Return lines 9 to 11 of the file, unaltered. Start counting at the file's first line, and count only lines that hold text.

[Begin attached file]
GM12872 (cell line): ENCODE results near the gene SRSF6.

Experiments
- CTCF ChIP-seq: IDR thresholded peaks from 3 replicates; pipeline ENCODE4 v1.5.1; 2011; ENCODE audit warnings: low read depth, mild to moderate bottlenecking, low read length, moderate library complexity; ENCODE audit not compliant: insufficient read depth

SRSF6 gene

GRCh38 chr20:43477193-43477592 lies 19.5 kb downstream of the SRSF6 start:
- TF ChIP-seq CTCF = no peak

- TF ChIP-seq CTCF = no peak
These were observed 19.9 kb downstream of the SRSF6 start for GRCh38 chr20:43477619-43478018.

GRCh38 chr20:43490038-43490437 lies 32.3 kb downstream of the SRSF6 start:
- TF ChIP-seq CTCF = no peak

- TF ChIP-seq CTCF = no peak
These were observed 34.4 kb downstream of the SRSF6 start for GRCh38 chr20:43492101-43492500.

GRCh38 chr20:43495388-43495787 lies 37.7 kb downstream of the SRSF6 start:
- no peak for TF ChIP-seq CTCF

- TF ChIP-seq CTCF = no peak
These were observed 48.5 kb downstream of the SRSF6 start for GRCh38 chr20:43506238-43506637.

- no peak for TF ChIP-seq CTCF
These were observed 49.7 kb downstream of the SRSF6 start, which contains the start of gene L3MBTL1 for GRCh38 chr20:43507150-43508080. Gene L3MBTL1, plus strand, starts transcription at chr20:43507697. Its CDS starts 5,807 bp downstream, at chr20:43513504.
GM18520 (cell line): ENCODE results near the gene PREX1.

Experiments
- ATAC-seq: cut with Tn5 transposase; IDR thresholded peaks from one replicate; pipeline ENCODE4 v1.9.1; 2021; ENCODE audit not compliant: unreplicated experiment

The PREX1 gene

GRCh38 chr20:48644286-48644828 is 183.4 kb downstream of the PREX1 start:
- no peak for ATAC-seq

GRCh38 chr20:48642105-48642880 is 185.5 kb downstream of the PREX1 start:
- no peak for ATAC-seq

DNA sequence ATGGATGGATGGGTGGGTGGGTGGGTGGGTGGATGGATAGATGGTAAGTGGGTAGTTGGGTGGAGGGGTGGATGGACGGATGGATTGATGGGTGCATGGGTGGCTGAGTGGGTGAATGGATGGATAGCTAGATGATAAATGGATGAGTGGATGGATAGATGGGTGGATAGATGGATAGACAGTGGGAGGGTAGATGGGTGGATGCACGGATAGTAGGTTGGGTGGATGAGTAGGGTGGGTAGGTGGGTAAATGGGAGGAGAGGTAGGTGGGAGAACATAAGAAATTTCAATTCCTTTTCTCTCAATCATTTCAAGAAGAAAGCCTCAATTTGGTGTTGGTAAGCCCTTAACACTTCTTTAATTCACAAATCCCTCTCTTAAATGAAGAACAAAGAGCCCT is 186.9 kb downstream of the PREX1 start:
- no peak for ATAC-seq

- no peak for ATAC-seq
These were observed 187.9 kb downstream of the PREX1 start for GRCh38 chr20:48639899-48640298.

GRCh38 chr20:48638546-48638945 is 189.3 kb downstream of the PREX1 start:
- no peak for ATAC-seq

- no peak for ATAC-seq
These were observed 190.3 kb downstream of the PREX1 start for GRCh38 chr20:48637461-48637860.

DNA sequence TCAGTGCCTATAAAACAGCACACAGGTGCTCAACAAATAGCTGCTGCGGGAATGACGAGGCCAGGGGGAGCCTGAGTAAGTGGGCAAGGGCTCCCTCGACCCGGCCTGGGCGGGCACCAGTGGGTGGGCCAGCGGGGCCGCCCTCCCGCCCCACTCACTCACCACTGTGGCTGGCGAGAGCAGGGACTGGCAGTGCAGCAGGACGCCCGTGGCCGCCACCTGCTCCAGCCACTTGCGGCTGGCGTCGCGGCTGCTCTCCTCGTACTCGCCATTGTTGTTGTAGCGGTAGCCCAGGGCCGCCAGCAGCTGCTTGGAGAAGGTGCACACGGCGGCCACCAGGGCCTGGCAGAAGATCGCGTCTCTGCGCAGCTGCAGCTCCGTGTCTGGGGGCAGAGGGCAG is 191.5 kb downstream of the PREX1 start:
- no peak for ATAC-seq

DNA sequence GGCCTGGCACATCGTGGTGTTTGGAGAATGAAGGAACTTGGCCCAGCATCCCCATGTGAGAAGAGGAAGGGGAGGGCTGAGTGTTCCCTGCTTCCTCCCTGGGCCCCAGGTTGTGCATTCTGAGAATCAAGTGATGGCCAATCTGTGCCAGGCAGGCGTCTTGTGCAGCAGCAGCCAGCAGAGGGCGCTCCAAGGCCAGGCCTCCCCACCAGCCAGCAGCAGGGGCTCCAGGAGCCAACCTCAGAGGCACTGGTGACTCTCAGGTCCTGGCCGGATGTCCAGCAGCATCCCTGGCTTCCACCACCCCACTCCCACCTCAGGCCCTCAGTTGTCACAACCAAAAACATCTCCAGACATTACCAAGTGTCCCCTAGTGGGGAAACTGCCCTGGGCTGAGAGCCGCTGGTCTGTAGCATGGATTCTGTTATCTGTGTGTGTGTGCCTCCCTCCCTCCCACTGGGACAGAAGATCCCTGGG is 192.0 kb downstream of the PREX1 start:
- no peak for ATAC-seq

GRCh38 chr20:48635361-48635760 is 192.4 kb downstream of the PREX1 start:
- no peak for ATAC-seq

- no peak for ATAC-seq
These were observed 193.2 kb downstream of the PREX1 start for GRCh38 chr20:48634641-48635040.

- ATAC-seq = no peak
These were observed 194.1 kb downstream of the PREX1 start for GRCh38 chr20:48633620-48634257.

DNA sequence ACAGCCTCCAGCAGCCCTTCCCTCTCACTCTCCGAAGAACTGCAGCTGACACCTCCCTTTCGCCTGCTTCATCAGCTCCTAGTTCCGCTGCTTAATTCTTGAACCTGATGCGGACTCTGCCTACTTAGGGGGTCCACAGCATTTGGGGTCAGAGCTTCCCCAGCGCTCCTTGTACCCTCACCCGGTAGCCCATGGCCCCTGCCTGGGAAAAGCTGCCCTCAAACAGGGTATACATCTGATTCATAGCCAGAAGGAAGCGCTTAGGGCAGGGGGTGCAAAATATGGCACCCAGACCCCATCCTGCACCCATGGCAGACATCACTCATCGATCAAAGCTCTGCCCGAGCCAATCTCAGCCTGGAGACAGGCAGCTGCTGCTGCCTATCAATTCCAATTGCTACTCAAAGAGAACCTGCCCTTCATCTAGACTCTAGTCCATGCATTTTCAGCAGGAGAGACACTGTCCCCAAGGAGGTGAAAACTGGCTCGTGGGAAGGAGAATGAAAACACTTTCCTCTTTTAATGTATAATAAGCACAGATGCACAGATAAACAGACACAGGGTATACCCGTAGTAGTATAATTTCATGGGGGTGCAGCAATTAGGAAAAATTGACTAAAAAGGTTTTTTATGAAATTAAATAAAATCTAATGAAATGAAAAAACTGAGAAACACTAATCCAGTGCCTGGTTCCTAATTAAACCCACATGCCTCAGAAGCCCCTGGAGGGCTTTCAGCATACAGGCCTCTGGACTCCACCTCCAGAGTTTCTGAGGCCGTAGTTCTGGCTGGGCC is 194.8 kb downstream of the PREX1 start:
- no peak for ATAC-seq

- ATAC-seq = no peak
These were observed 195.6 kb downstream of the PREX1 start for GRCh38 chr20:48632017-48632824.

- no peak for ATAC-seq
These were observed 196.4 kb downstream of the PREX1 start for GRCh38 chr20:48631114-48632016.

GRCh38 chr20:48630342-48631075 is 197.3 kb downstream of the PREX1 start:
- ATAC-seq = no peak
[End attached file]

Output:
GRCh38 chr20:43490038-43490437 lies 32.3 kb downstream of the SRSF6 start:
- TF ChIP-seq CTCF = no peak

- TF ChIP-seq CTCF = no peak